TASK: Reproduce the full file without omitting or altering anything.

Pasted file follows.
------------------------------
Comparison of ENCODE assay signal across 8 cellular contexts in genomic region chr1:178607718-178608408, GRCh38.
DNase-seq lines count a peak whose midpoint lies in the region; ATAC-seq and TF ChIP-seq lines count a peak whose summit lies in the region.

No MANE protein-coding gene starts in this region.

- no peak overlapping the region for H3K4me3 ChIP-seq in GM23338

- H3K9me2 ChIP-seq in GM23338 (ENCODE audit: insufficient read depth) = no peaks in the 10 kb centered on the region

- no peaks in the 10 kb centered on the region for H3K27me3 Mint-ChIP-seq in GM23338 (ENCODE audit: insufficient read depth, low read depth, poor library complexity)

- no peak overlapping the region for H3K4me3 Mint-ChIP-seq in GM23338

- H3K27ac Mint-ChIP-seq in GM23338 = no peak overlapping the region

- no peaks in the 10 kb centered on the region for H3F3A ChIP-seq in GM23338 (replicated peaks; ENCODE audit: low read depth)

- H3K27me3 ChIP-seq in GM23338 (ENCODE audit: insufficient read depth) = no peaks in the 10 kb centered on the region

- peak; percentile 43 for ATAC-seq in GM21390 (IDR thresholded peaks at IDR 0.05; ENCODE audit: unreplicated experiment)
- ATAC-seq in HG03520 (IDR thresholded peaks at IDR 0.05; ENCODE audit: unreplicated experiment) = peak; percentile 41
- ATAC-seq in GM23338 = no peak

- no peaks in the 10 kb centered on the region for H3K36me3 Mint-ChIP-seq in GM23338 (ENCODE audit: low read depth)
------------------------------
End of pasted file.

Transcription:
Comparison of ENCODE assay signal across 8 cellular contexts in genomic region chr1:178607718-178608408, GRCh38.
DNase-seq lines count a peak whose midpoint lies in the region; ATAC-seq and TF ChIP-seq lines count a peak whose summit lies in the region.

No MANE protein-coding gene starts in this region.

- no peak overlapping the region for H3K4me3 ChIP-seq in GM23338

- H3K9me2 ChIP-seq in GM23338 (ENCODE audit: insufficient read depth) = no peaks in the 10 kb centered on the region

- no peaks in the 10 kb centered on the region for H3K27me3 Mint-ChIP-seq in GM23338 (ENCODE audit: insufficient read depth, low read depth, poor library complexity)

- no peak overlapping the region for H3K4me3 Mint-ChIP-seq in GM23338

- H3K27ac Mint-ChIP-seq in GM23338 = no peak overlapping the region

- no peaks in the 10 kb centered on the region for H3F3A ChIP-seq in GM23338 (replicated peaks; ENCODE audit: low read depth)

- H3K27me3 ChIP-seq in GM23338 (ENCODE audit: insufficient read depth) = no peaks in the 10 kb centered on the region

- peak; percentile 43 for ATAC-seq in GM21390 (IDR thresholded peaks at IDR 0.05; ENCODE audit: unreplicated experiment)
- ATAC-seq in HG03520 (IDR thresholded peaks at IDR 0.05; ENCODE audit: unreplicated experiment) = peak; percentile 41
- ATAC-seq in GM23338 = no peak

- no peaks in the 10 kb centered on the region for H3K36me3 Mint-ChIP-seq in GM23338 (ENCODE audit: low read depth)